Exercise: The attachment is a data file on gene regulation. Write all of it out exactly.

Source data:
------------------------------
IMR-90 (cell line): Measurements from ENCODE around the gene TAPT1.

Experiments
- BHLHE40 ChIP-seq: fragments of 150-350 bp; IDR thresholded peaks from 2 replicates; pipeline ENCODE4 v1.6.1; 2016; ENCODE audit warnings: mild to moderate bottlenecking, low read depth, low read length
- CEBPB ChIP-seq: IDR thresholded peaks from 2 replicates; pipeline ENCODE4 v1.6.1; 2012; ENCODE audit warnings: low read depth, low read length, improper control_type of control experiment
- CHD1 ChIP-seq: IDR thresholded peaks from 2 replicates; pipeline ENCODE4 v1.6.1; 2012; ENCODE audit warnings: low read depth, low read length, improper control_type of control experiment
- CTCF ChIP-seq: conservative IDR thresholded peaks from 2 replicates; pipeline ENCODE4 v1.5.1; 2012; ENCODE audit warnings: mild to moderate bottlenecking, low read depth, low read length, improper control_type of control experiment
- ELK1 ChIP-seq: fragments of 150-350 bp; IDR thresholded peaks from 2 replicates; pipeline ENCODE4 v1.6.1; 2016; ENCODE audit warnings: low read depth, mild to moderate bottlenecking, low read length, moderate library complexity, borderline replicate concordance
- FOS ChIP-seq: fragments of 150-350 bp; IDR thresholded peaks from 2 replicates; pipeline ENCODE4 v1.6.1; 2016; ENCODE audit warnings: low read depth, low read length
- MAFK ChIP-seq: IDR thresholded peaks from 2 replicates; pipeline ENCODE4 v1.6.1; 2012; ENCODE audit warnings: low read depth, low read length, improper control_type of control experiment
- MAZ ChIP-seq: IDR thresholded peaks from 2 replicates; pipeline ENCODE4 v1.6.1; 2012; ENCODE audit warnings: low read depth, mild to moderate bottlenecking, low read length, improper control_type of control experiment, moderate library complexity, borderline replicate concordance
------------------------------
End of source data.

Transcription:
IMR-90 (cell line): Measurements from ENCODE around the gene TAPT1.

Experiments
- BHLHE40 ChIP-seq: fragments of 150-350 bp; IDR thresholded peaks from 2 replicates; pipeline ENCODE4 v1.6.1; 2016; ENCODE audit warnings: mild to moderate bottlenecking, low read depth, low read length
- CEBPB ChIP-seq: IDR thresholded peaks from 2 replicates; pipeline ENCODE4 v1.6.1; 2012; ENCODE audit warnings: low read depth, low read length, improper control_type of control experiment
- CHD1 ChIP-seq: IDR thresholded peaks from 2 replicates; pipeline ENCODE4 v1.6.1; 2012; ENCODE audit warnings: low read depth, low read length, improper control_type of control experiment
- CTCF ChIP-seq: conservative IDR thresholded peaks from 2 replicates; pipeline ENCODE4 v1.5.1; 2012; ENCODE audit warnings: mild to moderate bottlenecking, low read depth, low read length, improper control_type of control experiment
- ELK1 ChIP-seq: fragments of 150-350 bp; IDR thresholded peaks from 2 replicates; pipeline ENCODE4 v1.6.1; 2016; ENCODE audit warnings: low read depth, mild to moderate bottlenecking, low read length, moderate library complexity, borderline replicate concordance
- FOS ChIP-seq: fragments of 150-350 bp; IDR thresholded peaks from 2 replicates; pipeline ENCODE4 v1.6.1; 2016; ENCODE audit warnings: low read depth, low read length
- MAFK ChIP-seq: IDR thresholded peaks from 2 replicates; pipeline ENCODE4 v1.6.1; 2012; ENCODE audit warnings: low read depth, low read length, improper control_type of control experiment
- MAZ ChIP-seq: IDR thresholded peaks from 2 replicates; pipeline ENCODE4 v1.6.1; 2012; ENCODE audit warnings: low read depth, mild to moderate bottlenecking, low read length, improper control_type of control experiment, moderate library complexity, borderline replicate concordance